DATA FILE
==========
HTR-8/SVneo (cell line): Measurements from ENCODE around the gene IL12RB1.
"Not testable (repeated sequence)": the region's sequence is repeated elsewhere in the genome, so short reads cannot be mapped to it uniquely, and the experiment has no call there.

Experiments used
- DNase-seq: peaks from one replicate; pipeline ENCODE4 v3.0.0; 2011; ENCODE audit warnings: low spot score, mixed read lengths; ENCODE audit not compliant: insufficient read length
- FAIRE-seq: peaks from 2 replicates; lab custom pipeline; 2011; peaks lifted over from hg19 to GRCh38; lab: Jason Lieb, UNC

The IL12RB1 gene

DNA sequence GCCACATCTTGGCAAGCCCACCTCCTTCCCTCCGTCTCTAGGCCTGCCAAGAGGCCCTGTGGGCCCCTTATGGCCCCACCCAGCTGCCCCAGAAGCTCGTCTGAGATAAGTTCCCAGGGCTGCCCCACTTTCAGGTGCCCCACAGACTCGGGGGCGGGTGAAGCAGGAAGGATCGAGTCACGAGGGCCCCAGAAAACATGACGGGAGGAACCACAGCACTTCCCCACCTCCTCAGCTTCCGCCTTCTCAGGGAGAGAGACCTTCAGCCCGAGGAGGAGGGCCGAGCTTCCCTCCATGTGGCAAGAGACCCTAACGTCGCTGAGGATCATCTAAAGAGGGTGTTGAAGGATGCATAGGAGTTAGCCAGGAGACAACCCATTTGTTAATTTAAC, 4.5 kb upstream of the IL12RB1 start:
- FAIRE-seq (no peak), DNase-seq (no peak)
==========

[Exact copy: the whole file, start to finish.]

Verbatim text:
HTR-8/SVneo (cell line): Measurements from ENCODE around the gene IL12RB1.
"Not testable (repeated sequence)": the region's sequence is repeated elsewhere in the genome, so short reads cannot be mapped to it uniquely, and the experiment has no call there.

Experiments used
- DNase-seq: peaks from one replicate; pipeline ENCODE4 v3.0.0; 2011; ENCODE audit warnings: low spot score, mixed read lengths; ENCODE audit not compliant: insufficient read length
- FAIRE-seq: peaks from 2 replicates; lab custom pipeline; 2011; peaks lifted over from hg19 to GRCh38; lab: Jason Lieb, UNC

The IL12RB1 gene

DNA sequence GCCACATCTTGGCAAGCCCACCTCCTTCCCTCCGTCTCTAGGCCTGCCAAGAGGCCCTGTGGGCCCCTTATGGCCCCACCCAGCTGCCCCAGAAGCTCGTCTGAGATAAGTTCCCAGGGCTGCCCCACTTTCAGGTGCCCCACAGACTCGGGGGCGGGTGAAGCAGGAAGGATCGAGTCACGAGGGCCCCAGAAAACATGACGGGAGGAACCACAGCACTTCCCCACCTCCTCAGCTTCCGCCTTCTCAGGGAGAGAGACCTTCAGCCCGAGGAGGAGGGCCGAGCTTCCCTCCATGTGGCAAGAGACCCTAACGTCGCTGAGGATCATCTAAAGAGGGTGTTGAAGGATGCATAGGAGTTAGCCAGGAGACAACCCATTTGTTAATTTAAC, 4.5 kb upstream of the IL12RB1 start:
- FAIRE-seq (no peak), DNase-seq (no peak)